What a lovely day we’ve had today in every way. The weather has been fab, a bit breezy but mostly sunny and very warm out of the wind. We set out and found parking in a viewing area up above Bull Bay and wandered down to the bay.

OK so not our typical beautiful bay, but it was so tranquil here, the water so beautifully calm and clear – looking forward to seeing it as the tide recedes on the way back. We popped down to the tiny bit of pebbly beach available and Poppydog happily scampered around chasing stones whilst I sat and enjoyed the surprising warmth of the sun.

After a while we clambered up and joined the coastal path and enjoyed a good walk along the top with lovely views along the way.

After a couple of miles, we rounded another headland to our first sight of Porth Wen (not Doc Martinland!) – just visible the derelict Victorian Porth Wen Brickworks.

How strange that something so ugly as derelict industrial buildings can take on such an eerie beauty along side a natural arch and pebble beach?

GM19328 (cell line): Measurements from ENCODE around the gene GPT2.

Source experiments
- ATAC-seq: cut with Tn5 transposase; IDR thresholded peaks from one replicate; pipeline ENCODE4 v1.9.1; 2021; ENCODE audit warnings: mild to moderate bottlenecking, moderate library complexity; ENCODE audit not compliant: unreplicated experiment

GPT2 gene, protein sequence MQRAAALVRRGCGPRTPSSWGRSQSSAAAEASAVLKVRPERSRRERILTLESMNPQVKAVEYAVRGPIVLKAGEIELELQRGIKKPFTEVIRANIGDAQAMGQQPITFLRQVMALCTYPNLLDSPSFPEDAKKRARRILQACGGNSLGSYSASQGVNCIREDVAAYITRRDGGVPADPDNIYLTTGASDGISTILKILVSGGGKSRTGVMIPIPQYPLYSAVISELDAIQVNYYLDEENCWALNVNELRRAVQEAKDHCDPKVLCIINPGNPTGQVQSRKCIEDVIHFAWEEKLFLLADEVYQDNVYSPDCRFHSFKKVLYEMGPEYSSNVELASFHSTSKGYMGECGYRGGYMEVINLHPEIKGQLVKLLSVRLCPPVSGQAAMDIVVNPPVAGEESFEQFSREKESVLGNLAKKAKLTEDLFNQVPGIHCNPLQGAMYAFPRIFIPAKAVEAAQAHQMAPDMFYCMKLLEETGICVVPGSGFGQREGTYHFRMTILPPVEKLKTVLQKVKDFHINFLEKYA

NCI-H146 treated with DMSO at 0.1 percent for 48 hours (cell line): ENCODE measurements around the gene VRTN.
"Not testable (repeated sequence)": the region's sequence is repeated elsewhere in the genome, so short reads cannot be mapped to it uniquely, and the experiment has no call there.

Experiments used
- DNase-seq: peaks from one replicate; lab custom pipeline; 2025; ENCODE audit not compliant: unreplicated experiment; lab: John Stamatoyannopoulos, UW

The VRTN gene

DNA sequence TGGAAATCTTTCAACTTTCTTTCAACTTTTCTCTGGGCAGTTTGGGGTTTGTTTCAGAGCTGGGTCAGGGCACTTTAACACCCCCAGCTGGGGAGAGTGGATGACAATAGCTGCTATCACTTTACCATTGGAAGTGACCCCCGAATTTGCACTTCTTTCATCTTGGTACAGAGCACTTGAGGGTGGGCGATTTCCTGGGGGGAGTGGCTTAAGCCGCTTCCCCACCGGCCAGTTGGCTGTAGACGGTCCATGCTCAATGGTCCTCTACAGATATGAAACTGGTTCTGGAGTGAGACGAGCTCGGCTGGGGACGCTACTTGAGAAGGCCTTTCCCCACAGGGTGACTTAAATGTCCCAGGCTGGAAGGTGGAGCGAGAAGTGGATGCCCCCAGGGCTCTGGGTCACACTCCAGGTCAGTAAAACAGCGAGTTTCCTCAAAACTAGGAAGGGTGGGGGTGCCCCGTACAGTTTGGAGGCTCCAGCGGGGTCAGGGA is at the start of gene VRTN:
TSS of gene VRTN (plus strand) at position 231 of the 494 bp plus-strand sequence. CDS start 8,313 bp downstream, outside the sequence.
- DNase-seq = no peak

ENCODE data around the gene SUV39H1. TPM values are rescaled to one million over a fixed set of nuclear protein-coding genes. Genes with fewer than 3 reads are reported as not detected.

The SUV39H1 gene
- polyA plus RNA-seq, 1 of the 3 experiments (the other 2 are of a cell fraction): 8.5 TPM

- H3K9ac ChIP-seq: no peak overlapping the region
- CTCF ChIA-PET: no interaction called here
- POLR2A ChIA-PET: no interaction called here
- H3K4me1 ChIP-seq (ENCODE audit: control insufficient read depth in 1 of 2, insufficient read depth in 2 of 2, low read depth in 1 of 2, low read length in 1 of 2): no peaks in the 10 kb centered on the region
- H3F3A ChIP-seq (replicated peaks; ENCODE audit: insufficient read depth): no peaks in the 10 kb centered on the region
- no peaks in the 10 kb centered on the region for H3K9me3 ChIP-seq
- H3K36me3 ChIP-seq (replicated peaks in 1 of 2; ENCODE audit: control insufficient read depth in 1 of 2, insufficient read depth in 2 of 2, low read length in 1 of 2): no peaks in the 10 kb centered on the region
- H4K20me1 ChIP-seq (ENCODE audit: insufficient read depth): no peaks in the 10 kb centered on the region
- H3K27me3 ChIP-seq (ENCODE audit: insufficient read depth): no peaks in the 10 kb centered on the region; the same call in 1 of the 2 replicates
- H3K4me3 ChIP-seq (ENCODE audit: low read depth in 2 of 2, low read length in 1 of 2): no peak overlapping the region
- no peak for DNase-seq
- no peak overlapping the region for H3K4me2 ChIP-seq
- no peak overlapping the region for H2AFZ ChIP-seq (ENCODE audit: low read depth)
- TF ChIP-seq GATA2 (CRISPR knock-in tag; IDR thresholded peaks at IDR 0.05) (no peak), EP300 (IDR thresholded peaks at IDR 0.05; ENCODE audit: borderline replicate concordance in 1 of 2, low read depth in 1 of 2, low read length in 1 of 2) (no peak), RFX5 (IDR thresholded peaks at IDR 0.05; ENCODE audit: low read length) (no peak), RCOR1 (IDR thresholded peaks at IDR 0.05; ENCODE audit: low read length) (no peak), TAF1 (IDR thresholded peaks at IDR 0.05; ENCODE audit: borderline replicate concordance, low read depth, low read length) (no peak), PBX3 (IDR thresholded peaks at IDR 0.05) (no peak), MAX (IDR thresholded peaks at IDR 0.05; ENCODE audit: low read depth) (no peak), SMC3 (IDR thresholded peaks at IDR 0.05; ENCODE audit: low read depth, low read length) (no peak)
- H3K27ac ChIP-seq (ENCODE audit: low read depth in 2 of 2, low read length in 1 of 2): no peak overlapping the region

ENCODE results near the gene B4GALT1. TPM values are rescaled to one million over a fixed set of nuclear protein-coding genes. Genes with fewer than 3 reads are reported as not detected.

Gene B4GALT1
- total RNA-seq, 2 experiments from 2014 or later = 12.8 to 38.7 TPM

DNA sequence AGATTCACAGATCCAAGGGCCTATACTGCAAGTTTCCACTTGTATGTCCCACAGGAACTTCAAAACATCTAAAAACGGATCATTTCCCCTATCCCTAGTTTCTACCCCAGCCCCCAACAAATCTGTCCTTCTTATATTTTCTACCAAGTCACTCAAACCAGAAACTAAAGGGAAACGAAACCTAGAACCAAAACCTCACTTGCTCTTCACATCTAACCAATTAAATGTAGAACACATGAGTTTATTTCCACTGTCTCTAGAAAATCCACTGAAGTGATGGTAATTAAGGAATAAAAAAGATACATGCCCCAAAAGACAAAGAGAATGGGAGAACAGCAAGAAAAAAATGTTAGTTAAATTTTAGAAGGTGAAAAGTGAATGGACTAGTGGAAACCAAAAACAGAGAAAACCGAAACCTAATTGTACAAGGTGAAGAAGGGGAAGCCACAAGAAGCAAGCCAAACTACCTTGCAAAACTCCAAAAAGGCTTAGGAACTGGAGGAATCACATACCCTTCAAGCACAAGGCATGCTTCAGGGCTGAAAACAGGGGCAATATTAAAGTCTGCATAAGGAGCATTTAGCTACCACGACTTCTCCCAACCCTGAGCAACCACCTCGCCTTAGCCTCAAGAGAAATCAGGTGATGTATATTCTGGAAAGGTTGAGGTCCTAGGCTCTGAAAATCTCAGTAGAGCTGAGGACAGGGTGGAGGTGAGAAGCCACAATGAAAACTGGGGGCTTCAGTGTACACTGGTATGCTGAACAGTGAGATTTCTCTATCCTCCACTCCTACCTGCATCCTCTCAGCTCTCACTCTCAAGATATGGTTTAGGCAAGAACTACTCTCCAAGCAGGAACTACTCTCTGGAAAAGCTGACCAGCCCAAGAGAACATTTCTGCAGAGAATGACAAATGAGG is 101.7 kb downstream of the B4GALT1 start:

We made our way down the rather overgrown footpath to take a closer look.

We spent quite a while looking around and on the small beach with it’s lovely pink pebbles.

Then took a closer look at the natural arch – how amazing!

Catching a gannet (I think!) gently paddling by.

A longer pebbly beach which didn’t seem accessible, though the tide was still going out, extends all the way along the bottom of the bay.

Quite a remarkable place and not at all what I was expecting. As the sun was gradually being lost behind grey clouds, we started to make our way back, taking a slightly more inland route back, in amongst the grazing ponies.

Bull Bay was unfortunately very disappointing with the tide out – all seaweed covered rocks – aah well! I had taken so many photos by this point that my phone had died, so you will have to take my word for that.

Two thoughts of the day:

Nearly didn’t bother to visit these two beaches as on Mr OS they didn’t look that appealing – wrong!